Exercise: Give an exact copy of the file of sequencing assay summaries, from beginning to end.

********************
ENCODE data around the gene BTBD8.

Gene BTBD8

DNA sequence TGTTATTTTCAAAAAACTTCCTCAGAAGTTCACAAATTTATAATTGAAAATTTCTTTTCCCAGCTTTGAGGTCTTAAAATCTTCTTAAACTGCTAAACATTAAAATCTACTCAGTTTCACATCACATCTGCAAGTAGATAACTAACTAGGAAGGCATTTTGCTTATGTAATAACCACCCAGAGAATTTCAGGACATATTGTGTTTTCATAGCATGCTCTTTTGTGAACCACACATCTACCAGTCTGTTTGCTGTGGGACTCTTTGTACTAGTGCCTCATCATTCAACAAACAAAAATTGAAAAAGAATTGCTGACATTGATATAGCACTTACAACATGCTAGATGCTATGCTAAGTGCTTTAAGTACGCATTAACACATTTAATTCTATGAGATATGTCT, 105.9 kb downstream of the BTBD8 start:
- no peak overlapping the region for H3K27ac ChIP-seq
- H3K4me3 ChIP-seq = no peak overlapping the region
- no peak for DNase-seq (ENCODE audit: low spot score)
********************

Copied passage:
ENCODE data around the gene BTBD8.

Gene BTBD8

DNA sequence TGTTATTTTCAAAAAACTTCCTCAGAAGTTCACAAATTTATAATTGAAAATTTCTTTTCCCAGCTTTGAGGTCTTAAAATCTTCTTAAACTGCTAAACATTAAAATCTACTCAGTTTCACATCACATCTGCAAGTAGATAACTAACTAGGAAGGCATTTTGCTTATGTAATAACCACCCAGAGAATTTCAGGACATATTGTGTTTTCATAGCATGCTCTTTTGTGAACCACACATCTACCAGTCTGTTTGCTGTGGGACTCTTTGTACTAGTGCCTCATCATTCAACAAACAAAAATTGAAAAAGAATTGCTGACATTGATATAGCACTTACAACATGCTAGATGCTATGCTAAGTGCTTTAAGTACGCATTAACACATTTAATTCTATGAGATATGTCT, 105.9 kb downstream of the BTBD8 start:
- no peak overlapping the region for H3K27ac ChIP-seq
- H3K4me3 ChIP-seq = no peak overlapping the region
- no peak for DNase-seq (ENCODE audit: low spot score)